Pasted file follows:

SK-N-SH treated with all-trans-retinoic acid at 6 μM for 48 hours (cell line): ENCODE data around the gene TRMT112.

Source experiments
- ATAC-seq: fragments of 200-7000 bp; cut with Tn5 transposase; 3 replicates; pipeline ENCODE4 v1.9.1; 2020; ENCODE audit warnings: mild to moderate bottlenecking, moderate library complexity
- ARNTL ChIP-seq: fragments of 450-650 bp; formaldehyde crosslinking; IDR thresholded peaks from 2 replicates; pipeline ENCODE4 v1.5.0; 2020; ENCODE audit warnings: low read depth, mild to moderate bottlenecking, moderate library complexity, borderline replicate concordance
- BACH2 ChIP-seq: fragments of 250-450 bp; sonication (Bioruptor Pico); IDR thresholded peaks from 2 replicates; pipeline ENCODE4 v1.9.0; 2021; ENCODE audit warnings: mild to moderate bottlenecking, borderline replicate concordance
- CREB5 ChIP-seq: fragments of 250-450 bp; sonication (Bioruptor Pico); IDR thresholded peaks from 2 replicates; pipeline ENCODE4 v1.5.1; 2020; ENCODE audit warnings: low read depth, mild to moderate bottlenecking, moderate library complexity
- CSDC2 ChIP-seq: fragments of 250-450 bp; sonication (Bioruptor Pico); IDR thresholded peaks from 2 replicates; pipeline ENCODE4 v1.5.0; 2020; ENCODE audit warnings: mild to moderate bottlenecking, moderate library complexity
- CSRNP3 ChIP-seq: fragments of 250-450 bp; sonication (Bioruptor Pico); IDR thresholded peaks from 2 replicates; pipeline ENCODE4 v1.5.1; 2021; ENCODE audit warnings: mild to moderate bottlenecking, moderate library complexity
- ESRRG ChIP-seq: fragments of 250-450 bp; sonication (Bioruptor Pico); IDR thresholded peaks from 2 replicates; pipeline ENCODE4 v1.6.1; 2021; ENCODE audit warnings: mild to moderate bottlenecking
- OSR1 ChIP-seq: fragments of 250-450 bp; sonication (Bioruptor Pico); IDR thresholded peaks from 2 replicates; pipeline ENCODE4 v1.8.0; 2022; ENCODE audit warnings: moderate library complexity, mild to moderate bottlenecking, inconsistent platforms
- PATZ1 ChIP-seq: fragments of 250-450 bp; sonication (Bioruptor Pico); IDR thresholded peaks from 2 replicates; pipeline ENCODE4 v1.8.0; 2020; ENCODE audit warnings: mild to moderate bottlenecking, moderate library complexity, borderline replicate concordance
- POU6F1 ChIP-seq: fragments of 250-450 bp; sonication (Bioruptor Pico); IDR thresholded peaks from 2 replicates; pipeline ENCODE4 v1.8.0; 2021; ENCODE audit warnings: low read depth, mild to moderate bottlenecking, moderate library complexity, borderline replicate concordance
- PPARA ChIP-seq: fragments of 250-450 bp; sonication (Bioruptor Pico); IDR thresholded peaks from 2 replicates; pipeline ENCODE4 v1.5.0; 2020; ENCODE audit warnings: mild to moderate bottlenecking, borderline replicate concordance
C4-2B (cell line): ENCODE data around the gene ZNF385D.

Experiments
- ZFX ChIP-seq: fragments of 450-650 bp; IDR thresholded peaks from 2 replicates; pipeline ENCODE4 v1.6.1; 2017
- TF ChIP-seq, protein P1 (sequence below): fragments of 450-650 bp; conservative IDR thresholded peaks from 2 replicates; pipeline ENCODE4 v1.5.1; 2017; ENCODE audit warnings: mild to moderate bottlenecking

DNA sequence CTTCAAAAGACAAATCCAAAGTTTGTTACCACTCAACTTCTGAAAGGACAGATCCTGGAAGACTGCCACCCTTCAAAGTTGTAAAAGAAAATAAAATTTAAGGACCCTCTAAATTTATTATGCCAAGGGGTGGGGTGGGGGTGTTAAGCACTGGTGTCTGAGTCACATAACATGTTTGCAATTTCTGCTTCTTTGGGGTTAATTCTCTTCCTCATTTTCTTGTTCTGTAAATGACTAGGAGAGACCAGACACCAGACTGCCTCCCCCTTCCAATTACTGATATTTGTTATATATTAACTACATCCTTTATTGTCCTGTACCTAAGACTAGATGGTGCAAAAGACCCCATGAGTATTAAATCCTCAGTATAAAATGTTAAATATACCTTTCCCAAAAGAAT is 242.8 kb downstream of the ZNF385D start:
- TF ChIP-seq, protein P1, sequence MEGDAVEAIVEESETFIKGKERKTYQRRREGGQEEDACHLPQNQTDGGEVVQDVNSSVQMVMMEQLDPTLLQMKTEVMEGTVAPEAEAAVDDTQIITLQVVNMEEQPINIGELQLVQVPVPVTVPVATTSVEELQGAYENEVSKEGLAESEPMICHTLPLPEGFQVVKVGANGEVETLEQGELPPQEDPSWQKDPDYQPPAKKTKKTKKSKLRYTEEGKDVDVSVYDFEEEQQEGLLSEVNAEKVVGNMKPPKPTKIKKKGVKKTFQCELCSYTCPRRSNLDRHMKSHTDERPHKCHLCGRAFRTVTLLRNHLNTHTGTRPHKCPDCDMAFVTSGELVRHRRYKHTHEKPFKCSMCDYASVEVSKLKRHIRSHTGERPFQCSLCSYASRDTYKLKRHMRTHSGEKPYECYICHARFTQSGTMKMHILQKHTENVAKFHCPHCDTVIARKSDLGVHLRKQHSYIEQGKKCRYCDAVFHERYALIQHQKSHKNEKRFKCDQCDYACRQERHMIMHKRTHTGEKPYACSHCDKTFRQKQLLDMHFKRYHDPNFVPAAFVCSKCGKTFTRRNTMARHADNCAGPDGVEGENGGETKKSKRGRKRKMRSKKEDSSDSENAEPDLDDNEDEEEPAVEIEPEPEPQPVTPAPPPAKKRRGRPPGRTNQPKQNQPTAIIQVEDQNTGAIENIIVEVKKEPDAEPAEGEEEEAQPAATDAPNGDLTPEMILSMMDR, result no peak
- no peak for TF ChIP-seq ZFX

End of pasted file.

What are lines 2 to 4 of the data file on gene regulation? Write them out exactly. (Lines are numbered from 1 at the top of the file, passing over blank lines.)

Source experiments
- ATAC-seq: fragments of 200-7000 bp; cut with Tn5 transposase; 3 replicates; pipeline ENCODE4 v1.9.1; 2020; ENCODE audit warnings: mild to moderate bottlenecking, moderate library complexity
- ARNTL ChIP-seq: fragments of 450-650 bp; formaldehyde crosslinking; IDR thresholded peaks from 2 replicates; pipeline ENCODE4 v1.5.0; 2020; ENCODE audit warnings: low read depth, mild to moderate bottlenecking, moderate library complexity, borderline replicate concordance